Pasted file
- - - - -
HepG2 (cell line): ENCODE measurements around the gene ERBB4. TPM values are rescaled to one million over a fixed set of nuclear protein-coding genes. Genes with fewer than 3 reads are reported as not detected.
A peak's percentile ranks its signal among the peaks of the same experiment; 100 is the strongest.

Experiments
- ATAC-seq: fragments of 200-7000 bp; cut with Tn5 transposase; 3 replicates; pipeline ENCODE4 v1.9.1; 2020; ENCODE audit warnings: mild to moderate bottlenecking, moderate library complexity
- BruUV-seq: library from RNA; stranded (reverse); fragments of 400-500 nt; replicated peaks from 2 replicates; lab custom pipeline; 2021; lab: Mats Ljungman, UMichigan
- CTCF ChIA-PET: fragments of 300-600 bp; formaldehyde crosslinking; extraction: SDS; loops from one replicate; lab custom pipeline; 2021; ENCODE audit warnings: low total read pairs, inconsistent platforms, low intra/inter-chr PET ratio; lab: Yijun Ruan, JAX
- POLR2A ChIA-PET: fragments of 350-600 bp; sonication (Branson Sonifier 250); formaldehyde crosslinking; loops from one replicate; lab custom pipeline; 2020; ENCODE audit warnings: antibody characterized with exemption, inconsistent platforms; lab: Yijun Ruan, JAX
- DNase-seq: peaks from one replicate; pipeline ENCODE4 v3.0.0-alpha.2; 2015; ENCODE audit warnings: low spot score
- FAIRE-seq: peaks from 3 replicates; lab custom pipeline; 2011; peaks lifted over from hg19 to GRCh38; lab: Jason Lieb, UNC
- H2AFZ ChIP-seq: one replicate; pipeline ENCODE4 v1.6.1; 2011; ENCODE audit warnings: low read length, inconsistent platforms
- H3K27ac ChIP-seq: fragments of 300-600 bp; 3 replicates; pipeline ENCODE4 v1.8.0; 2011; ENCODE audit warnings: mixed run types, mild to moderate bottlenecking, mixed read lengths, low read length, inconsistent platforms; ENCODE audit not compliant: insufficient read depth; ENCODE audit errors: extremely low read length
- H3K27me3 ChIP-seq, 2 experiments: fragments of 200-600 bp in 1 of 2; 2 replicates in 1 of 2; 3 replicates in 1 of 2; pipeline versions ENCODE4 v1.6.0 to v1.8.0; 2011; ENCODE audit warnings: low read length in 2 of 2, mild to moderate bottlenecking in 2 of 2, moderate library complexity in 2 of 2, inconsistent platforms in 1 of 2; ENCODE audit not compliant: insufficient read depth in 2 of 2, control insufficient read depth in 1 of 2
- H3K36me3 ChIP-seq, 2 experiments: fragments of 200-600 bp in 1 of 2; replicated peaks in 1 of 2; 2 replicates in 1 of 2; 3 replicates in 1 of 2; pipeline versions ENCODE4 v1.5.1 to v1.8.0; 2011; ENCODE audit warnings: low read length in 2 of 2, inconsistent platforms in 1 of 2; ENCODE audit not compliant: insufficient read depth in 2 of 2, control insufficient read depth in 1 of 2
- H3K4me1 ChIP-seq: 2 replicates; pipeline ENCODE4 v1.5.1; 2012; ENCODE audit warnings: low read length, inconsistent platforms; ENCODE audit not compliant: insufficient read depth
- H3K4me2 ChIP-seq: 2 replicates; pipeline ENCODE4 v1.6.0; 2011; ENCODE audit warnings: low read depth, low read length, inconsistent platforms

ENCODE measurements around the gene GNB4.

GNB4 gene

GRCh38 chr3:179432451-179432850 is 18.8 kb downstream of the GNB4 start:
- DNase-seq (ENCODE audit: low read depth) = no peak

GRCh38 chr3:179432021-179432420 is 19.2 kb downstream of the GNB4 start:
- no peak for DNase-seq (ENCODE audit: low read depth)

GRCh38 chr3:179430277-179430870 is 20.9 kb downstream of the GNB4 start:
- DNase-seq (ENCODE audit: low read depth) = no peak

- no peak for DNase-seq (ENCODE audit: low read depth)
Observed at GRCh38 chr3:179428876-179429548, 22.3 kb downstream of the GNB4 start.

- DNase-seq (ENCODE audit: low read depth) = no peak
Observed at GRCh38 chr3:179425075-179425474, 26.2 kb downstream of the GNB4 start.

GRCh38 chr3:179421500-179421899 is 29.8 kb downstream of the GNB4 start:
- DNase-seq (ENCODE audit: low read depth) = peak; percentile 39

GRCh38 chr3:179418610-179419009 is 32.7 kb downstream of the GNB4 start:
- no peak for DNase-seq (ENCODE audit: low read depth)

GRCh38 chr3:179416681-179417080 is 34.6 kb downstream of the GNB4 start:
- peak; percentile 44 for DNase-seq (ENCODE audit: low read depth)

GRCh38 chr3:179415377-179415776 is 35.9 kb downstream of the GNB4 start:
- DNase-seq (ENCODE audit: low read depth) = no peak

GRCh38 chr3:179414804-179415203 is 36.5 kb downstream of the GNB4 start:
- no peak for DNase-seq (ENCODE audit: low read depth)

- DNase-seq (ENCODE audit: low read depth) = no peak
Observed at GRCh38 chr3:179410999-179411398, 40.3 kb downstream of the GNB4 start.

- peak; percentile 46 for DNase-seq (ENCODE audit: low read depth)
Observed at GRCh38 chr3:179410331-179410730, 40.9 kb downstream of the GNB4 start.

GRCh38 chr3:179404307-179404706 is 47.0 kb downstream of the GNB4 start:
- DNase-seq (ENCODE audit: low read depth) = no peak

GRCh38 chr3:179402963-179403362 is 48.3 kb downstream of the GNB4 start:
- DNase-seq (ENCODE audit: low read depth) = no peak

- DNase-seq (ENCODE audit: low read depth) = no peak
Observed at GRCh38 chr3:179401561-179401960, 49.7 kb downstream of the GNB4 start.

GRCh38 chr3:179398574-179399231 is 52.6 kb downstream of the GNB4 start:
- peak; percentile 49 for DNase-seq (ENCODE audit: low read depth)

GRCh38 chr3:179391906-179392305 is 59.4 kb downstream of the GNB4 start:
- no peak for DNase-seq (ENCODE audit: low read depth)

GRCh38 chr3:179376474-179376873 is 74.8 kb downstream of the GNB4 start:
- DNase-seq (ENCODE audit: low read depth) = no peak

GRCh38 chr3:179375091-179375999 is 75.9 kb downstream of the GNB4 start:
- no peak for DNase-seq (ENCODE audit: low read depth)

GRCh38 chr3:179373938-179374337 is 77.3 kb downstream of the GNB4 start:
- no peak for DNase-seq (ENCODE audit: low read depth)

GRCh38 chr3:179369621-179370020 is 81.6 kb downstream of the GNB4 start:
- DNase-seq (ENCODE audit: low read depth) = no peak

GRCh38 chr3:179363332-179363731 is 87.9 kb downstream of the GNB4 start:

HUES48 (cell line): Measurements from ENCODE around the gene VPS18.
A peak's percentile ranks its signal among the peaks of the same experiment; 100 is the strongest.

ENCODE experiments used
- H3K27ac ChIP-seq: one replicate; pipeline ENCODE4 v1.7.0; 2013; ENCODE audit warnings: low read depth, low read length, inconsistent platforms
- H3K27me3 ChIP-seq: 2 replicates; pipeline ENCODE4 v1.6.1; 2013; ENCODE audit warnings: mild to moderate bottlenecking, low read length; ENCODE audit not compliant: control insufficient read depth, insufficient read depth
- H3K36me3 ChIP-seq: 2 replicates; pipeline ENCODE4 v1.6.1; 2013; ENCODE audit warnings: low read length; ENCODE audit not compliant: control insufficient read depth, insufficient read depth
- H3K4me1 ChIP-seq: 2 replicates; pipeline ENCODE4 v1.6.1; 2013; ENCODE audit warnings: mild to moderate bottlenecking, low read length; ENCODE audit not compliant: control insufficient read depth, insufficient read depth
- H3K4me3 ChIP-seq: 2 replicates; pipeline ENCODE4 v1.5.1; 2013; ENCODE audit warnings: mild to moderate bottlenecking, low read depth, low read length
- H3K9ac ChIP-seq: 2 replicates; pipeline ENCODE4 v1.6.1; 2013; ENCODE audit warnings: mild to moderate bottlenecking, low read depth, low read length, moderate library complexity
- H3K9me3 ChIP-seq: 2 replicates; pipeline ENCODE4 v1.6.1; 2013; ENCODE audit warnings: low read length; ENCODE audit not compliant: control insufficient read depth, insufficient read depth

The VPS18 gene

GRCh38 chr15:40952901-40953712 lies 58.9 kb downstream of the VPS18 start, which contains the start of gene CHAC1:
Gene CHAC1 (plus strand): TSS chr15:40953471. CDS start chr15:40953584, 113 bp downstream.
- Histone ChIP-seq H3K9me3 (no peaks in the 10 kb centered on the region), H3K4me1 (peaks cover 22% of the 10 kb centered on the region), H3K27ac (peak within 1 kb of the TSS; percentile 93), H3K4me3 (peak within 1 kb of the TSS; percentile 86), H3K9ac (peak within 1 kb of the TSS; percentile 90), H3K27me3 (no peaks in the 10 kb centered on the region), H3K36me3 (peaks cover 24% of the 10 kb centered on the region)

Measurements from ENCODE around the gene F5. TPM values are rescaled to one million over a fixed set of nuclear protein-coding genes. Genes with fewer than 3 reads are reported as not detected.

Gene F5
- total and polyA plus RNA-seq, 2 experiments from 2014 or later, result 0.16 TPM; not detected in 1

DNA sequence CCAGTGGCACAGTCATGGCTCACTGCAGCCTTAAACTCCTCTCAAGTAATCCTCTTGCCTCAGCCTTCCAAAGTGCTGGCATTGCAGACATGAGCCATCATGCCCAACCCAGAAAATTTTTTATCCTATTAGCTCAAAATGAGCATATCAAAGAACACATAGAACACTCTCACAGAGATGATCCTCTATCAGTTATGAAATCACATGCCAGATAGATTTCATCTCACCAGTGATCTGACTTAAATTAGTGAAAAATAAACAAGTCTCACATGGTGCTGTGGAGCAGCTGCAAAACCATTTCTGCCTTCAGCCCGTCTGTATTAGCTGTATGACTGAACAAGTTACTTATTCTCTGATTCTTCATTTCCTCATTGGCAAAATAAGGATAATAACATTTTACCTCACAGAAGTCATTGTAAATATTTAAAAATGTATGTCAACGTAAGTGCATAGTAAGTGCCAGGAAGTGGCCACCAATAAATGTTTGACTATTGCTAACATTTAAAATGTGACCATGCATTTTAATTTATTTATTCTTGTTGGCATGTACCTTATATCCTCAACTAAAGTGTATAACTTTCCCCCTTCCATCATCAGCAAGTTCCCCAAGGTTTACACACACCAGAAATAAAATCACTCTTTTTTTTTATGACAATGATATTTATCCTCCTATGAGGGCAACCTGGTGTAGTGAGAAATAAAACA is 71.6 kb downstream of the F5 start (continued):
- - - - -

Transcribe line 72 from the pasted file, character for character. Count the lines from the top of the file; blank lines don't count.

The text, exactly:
GRCh38 chr15:40952901-40953712 lies 58.9 kb downstream of the VPS18 start, which contains the start of gene CHAC1: